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New Doubts Over Pentagon Proposal to Lease Boeing 767s

The aircraft would be less expensive to buy outright, according to congressional research.

October 02, 2003|Jim Wolf | Reuters

WASHINGTON — The nonpartisan U.S. Congressional Research Service raised new doubts Wednesday about a fresh Pentagon push to acquire Boeing Co. 767 aircraft for use as midair refueling tankers through a lease.

The research service said the Defense Department's latest proposal bolstered the case for purchasing the aircraft outright, rather than leasing them first in a deal valued at about $22.4 billion.

Earlier this month the Senate Armed Services Committee put off what was to have been a final vote on the lease proposal.

Chairman John W. Warner (R-Va.) and the committee's top Democrat, Carl Levin of Michigan, asked the Pentagon for data on leasing no more than 25 Boeing 767s.

That's a reduction from the 100 the Air Force has been seeking.

They said the service could buy the other 75 later amid claims by many experts that the proposed 100-tanker lease would cost almost $6 billion more than buying them straight out.

Deputy Defense Secretary Paul D. Wolfowitz replied with a proposal to buy 26 of the aircraft before their leases run out, between 2008 and 2010 -- a move he said would trim about $1.2 billion in total program costs.

In his Sept. 22 reply to the panel, Wolfowitz also cited the "unforeseeable effects" of corrosion on the Air Force's aging fleet of KC-135 tankers as a key reason to move ahead quickly.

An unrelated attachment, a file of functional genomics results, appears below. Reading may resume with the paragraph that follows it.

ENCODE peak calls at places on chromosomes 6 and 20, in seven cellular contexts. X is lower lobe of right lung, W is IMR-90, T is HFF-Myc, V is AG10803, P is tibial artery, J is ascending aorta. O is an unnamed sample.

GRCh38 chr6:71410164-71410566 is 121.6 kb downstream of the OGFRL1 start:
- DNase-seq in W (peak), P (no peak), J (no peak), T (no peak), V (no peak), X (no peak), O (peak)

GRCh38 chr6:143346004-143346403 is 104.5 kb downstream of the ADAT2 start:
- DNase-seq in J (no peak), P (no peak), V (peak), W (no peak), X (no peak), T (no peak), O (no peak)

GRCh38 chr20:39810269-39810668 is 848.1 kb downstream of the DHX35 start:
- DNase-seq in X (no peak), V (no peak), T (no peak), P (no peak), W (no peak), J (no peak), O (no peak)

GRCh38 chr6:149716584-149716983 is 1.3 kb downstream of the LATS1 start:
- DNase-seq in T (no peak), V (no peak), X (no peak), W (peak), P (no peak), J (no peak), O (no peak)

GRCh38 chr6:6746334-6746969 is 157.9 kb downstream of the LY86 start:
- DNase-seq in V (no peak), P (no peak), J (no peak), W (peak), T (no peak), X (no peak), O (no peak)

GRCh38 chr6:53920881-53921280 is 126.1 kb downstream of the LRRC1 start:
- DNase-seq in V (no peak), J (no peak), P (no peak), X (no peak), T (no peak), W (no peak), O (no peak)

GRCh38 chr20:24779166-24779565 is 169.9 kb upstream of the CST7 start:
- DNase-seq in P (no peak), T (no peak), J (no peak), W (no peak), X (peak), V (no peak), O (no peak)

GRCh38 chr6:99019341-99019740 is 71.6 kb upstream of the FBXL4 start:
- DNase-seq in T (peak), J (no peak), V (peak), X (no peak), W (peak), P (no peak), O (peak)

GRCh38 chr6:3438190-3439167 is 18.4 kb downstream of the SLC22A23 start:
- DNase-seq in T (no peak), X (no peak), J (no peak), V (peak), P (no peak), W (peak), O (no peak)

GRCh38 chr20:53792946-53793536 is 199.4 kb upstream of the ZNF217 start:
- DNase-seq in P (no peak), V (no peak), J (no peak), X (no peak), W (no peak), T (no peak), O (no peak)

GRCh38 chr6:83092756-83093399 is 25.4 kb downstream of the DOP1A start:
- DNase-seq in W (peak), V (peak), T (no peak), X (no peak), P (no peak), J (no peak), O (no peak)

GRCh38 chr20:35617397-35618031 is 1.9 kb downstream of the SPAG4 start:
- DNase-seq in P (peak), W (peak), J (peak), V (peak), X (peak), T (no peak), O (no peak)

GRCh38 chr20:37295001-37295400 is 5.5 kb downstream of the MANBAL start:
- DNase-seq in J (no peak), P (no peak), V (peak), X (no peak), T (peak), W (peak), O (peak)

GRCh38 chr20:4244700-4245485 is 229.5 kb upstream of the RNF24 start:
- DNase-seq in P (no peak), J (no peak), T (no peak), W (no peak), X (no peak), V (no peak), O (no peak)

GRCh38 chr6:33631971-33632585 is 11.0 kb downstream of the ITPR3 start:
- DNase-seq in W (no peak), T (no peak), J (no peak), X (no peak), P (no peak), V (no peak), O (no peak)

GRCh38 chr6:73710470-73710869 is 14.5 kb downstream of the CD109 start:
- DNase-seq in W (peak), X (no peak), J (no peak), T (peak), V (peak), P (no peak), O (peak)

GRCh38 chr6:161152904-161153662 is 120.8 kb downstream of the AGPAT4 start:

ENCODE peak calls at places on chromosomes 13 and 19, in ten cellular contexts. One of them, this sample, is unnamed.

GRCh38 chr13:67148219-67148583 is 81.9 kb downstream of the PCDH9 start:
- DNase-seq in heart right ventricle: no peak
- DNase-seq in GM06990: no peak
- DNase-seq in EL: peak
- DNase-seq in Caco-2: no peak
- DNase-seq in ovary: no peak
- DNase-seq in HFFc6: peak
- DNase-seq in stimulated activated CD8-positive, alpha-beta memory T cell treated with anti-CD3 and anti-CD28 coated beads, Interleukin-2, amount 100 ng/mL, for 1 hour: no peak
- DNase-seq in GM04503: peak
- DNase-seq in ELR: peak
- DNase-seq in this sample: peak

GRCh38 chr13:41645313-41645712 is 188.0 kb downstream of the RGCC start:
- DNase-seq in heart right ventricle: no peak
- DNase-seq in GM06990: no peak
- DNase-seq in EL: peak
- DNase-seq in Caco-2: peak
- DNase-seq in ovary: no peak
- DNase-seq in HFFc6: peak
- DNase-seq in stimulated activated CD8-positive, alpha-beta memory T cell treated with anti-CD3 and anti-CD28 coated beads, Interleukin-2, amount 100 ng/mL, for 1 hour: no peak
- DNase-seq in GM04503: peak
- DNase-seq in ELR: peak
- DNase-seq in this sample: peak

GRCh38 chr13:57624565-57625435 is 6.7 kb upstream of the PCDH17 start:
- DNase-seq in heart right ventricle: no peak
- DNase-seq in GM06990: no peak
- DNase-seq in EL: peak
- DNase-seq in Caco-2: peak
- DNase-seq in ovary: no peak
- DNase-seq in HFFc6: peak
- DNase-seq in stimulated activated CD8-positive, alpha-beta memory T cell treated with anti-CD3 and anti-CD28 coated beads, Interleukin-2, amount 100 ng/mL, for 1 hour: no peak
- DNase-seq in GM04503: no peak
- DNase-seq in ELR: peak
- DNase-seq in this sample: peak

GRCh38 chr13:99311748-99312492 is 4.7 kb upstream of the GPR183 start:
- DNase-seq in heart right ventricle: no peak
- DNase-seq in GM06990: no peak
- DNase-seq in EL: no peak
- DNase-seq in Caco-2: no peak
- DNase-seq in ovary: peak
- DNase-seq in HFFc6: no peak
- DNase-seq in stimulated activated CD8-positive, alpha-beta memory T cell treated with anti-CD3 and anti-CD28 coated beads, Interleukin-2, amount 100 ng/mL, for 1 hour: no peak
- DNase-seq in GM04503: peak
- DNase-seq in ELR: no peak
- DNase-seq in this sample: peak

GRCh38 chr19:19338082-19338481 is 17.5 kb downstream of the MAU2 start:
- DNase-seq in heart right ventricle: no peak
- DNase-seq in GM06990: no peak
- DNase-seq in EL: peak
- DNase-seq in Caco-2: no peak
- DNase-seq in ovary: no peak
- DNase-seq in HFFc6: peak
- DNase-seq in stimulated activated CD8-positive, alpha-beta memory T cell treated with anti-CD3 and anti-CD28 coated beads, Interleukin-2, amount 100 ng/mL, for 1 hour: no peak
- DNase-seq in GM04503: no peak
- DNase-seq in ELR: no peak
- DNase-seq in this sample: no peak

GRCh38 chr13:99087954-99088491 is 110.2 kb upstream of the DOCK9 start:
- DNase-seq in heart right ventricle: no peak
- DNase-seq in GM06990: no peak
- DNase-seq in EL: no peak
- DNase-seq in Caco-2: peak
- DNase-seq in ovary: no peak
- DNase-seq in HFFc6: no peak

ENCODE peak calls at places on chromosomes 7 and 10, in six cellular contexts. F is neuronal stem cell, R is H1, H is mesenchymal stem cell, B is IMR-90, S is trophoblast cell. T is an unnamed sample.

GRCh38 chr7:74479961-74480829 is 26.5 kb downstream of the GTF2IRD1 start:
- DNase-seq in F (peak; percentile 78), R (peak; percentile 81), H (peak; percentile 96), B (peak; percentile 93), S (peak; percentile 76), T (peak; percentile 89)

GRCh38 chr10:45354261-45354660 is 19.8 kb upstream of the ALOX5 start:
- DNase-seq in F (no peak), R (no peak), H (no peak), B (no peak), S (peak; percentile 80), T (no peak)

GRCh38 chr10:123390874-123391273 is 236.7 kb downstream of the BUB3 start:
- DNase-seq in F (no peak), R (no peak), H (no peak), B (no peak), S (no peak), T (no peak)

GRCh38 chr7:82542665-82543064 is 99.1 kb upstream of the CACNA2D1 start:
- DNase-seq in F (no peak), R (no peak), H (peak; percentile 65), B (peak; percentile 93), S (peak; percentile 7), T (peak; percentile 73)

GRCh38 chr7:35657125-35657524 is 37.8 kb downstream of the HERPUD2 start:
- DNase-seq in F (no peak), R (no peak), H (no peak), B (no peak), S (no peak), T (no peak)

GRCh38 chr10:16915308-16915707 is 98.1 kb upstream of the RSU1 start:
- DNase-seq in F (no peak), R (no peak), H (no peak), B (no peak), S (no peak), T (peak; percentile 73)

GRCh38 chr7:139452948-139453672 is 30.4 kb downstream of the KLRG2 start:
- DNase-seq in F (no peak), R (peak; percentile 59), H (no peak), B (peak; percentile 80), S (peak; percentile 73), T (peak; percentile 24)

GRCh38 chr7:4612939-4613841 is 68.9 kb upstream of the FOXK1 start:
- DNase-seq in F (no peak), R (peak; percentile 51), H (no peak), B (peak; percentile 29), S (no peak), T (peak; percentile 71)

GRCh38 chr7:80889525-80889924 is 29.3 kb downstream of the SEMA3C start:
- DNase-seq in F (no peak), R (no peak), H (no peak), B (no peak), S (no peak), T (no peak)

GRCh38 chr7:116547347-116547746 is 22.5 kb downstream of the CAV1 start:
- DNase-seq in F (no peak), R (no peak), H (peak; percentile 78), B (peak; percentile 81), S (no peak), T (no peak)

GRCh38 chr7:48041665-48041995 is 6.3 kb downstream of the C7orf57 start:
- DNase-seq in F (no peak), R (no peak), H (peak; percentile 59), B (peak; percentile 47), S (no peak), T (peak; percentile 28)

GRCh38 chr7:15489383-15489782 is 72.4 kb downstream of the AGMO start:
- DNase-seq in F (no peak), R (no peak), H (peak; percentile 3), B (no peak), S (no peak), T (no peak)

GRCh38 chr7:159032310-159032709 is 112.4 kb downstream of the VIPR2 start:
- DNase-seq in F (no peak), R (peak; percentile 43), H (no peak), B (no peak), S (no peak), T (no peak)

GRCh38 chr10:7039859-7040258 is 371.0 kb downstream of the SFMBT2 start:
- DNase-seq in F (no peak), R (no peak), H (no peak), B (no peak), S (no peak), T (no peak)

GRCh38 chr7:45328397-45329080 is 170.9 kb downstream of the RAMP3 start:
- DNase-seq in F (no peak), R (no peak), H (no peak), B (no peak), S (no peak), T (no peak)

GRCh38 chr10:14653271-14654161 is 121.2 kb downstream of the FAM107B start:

But the research service said the Navy, among others, did not consider corrosion to be unpredictable. Rather, the Navy deems it a "known problem" that it takes "proactive steps" to mitigate.

In addition, it cited a 224-page Federal Aviation Administration advisory saying corrosion could be prevented through "a constant cycle of cleaning, inspection, operational preservation and lubrication."

Neither the Defense Department nor the Air Force had any immediate comment on the research service's report, prepared for the staff of Sen. John McCain (R-Ariz.), who has denounced the lease proposal as a sweetheart deal for Boeing at the expense of taxpayers.

Warner has asked the General Accounting Office and the Congressional Budget Office -- audit arms of Congress that criticized the original lease proposal -- for their analyses of the modified Pentagon plan.

McCain, who serves on the armed services panel, has urged Warner to postpone a vote until after Pentagon Inspector Gen. Joseph Schmitz wraps up his investigation into possible improprieties in the negotiations.

Defense officials said that process could take months.

Warner believes that the Pentagon watchdog's investigation is not an "absolute block" to moving forward with committee action once the two requested analyses are done, said spokesman John Ullyot.

The pending analyses were expected by late October or early November, a Senate staff member said.

Schmitz, in charge of rooting out waste, fraud and abuse, told lawmakers last month that he had concluded that "sufficient credible information" existed to warrant a formal probe of lease negotiations.

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